He sells me sixty 20s, little pink circles. I catch my breath when I see them, feel something release in my stomach. I have to crush up 4 or 8 of them to feel anything.

They used to taste bitter, at the beginning.

When I blow them in my car, I smile at the sweetness.

Year after year I tell myself I’m going to quit. I make it six months once, drinking every day, smoking every day. I get a DUI. I tell myself this time will be different.

It’s not different.

I buy an 80, sea green, it’s paint tasteless on my tongue, my mouth dry in anticipation. Somehow I’ve come across name brand—they’d been gone for a year or two. The pill crushes slow into a waxy powder. I roll up a dollar bill.

I feel an explosion somewhere in my skull.

I feel like I’ve been born again.

I can’t ever stop after that.

So many times I detox because I run out of money. Dozens of times I get clean of the oxy, only to go back in a day or three. I stop cleaning my apartment. I stop cleaning my body. I lie in bed all day snorting pills and waiting for other addicts to stop by so they can buy what I don’t want to sell. I double and triple the price, but it doesn’t matter—I can’t sell more than I snort.

It’s not long before the cops catch on. The raid feels like a robbery. They take my pills, they take my money, they take my gun, and they leave.

I buy a pistol a few days later. It’s not for protection.

It will be years before I get sober. I convince myself that I can just smoke weed, that it’s the oxy that’s the problem.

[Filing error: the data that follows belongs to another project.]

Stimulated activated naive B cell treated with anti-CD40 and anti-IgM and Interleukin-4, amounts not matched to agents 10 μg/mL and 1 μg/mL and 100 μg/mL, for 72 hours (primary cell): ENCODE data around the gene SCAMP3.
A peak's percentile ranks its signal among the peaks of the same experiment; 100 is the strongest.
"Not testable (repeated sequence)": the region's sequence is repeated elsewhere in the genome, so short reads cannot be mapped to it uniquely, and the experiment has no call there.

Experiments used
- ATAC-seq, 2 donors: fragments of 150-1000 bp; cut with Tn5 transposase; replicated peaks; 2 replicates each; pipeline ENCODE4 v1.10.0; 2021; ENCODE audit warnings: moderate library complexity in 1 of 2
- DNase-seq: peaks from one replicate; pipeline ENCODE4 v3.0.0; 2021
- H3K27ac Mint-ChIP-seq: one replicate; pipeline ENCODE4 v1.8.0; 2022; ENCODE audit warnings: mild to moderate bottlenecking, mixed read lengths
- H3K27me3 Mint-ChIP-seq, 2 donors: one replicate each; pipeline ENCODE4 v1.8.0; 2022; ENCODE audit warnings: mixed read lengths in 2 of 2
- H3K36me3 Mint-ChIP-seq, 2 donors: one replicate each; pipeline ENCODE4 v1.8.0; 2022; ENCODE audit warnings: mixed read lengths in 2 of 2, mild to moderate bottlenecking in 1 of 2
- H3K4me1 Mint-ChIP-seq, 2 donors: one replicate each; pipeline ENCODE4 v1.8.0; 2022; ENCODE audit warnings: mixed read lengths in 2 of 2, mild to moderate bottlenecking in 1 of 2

I smoke weed for months. I hack so bad I sound like a 70-year-old smoker.

I’m 26.

One day I wake up, I look at the weed, and I text a dealer.

“Can you get any OC?”

And like that I’m back on, and everything gets worse.

I can’t sell anymore. I can’t afford oxy anymore. I switch to heroin. I go to Kroger and buy powdered milk, chop the black smudge of tar into little shining cubes, toss them into a coffee grinder I stole from my parents.

I scrape powder the color of burned wood out of the grinder for days. I don’t stay away much anymore. I always do too much. I watch the beginnings of dozens of movies, nodding out before the ends. I stop looking for jobs because the only ones I might get drug test.

My parents are wealthy. I beg to go to rehab. I am so tired of it all. At the end, I need heroin and Xanax and chronic and meth and alcohol just to feel normal.

Rehab is strange and beautiful and awful.

This is what it’s like.

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Claude Fair
Claude Fair
2 years ago

Wow, what a life. Bound by the ties of addiction and have the courage to come out on top. Your writings are dark but inspirational.
Keep up the good work Adam.

Claude F


Adam Fout

I'm a speculative fiction and nonfiction writer. I have a B.A. in English and an M.A. in Professional and Technical Communication. I'm a graduate of the 2020 Odyssey Writing Workshop. I'm a regular contributor to Recovery Today Magazine, and I have been published in numerous literary magazines, including December, J Journal, and Flash Fiction Online, among others.